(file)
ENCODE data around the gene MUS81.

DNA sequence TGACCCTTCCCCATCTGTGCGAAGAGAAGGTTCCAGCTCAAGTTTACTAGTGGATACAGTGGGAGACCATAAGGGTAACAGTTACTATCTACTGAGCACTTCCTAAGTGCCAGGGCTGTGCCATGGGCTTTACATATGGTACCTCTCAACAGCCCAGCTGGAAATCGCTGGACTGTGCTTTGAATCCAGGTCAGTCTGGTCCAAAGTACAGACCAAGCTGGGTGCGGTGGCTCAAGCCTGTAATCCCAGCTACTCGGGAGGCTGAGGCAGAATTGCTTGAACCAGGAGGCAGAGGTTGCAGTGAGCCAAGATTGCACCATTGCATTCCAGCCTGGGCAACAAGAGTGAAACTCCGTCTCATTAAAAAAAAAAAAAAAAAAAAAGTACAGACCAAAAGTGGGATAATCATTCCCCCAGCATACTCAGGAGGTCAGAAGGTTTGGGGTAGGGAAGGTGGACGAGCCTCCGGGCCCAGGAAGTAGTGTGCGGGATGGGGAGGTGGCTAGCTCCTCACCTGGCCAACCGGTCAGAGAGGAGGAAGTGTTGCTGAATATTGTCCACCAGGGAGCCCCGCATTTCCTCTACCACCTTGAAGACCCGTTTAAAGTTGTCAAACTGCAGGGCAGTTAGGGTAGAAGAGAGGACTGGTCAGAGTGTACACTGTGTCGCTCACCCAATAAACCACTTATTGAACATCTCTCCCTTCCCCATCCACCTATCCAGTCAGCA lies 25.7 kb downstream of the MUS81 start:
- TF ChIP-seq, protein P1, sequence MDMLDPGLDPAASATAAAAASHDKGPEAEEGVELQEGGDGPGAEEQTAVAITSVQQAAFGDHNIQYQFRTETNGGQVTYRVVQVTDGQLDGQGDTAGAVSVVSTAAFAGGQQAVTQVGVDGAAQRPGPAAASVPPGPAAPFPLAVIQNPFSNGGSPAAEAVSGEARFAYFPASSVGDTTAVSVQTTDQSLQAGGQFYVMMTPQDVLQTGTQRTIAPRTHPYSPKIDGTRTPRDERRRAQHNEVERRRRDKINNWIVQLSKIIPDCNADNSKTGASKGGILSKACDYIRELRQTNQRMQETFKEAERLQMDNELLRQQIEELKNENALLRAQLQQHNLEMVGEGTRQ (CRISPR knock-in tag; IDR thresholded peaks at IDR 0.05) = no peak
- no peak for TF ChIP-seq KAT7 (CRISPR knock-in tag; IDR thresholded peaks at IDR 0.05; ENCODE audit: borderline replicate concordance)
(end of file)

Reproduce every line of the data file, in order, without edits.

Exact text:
ENCODE data around the gene MUS81.

DNA sequence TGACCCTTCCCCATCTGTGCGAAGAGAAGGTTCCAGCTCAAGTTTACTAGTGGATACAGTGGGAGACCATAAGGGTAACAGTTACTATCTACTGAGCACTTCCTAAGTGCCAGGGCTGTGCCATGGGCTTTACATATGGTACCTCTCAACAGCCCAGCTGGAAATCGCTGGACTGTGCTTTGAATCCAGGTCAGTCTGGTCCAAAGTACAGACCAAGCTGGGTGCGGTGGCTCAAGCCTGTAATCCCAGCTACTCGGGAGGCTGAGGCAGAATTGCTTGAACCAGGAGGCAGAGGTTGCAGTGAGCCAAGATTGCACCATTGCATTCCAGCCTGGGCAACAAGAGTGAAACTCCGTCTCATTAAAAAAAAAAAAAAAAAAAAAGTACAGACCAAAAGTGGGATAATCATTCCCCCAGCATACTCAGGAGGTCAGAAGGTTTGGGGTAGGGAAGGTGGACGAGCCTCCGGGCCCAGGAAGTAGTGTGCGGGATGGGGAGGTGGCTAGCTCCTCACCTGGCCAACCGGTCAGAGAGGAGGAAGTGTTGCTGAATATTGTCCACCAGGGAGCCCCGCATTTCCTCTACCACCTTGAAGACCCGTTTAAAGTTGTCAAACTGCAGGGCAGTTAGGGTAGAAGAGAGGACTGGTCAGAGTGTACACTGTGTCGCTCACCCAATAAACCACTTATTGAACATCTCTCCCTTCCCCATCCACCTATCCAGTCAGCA lies 25.7 kb downstream of the MUS81 start:
- TF ChIP-seq, protein P1, sequence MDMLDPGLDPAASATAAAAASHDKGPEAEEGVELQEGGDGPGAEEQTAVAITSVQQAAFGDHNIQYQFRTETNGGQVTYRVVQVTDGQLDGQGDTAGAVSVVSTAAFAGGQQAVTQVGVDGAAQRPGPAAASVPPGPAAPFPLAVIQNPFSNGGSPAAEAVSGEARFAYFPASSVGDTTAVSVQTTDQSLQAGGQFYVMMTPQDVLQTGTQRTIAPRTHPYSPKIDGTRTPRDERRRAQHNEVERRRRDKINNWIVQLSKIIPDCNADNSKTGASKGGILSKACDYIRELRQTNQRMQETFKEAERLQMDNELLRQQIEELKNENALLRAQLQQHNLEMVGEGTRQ (CRISPR knock-in tag; IDR thresholded peaks at IDR 0.05) = no peak
- no peak for TF ChIP-seq KAT7 (CRISPR knock-in tag; IDR thresholded peaks at IDR 0.05; ENCODE audit: borderline replicate concordance)